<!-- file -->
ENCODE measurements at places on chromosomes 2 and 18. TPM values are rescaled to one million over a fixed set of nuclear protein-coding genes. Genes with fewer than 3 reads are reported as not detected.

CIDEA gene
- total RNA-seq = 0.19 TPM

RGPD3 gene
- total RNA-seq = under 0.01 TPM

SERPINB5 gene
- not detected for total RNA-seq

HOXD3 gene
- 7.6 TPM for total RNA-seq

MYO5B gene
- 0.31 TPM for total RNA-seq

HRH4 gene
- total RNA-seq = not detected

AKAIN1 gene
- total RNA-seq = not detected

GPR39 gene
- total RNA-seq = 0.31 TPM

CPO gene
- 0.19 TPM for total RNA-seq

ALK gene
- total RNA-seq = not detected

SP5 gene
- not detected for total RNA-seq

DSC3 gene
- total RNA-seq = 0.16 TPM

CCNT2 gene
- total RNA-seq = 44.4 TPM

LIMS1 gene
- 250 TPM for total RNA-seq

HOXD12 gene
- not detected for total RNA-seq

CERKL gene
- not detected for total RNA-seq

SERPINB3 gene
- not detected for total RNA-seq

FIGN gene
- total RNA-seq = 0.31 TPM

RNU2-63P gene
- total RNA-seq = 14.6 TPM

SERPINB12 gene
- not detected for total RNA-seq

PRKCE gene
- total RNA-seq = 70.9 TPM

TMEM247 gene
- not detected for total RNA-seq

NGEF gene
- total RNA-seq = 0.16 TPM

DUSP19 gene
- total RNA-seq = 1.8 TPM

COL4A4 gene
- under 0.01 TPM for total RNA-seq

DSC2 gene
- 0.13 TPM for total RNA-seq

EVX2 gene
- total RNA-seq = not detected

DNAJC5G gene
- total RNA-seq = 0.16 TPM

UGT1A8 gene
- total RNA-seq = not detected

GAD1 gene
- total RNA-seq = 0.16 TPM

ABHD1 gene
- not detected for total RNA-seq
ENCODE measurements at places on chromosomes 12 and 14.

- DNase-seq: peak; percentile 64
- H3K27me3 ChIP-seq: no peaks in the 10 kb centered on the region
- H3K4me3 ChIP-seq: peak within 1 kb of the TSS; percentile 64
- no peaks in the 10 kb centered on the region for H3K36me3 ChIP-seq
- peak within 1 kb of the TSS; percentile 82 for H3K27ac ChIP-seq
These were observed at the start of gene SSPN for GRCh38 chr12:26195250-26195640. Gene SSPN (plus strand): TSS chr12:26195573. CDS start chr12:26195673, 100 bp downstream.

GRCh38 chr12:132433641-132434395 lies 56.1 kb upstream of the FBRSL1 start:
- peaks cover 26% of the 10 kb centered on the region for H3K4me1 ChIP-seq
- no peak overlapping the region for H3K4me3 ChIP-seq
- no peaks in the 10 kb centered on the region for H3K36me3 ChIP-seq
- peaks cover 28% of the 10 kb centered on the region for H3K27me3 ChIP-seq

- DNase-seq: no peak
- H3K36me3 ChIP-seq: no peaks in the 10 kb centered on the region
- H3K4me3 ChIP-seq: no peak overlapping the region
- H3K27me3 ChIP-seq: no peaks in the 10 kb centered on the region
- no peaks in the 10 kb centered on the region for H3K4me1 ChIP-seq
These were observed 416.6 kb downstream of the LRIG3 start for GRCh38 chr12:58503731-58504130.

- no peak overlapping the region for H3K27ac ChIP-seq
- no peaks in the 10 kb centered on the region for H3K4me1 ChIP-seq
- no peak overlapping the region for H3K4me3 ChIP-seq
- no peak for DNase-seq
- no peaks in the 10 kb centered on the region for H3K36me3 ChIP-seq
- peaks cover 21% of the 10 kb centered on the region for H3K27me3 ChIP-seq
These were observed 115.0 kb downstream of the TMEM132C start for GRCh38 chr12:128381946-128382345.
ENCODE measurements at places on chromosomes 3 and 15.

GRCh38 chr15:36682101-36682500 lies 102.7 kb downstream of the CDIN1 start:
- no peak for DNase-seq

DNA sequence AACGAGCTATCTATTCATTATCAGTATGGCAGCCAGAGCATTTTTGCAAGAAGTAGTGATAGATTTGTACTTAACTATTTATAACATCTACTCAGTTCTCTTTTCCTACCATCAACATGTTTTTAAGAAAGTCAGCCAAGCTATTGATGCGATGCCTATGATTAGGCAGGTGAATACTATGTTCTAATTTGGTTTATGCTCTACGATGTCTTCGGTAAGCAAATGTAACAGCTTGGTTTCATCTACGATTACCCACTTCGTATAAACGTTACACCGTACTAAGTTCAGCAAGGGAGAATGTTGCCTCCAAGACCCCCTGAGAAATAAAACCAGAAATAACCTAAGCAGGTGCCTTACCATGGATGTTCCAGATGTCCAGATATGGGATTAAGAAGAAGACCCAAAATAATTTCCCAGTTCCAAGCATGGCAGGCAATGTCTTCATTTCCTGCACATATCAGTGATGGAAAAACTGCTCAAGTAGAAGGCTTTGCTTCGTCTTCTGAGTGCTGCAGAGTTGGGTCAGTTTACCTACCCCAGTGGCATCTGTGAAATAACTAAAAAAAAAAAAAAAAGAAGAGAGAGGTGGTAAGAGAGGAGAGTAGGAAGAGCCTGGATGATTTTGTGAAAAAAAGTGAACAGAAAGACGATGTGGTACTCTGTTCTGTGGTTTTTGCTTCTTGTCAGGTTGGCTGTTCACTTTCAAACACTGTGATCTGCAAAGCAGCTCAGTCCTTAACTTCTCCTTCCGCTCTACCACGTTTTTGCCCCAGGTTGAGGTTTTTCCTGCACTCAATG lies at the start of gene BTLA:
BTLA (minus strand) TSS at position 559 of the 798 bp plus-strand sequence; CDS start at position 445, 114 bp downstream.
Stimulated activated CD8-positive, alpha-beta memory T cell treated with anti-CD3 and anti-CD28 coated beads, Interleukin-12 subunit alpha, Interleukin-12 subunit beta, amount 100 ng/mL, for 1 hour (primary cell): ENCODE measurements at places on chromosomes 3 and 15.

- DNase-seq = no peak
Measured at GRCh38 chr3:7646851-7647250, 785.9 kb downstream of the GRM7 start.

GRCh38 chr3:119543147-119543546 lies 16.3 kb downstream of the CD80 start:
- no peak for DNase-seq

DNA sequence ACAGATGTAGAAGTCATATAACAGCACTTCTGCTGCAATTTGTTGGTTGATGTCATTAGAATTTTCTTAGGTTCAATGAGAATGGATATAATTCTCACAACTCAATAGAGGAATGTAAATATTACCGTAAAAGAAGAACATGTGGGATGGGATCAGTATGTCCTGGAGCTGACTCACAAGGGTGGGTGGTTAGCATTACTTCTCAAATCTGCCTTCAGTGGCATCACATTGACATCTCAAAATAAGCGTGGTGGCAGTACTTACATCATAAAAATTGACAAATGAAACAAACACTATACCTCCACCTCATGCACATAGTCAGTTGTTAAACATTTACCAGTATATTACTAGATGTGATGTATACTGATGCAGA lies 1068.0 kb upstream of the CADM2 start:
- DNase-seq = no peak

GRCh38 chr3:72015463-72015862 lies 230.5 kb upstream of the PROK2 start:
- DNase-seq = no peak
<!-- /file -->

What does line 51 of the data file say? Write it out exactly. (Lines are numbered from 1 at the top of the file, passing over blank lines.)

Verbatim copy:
- under 0.01 TPM for total RNA-seq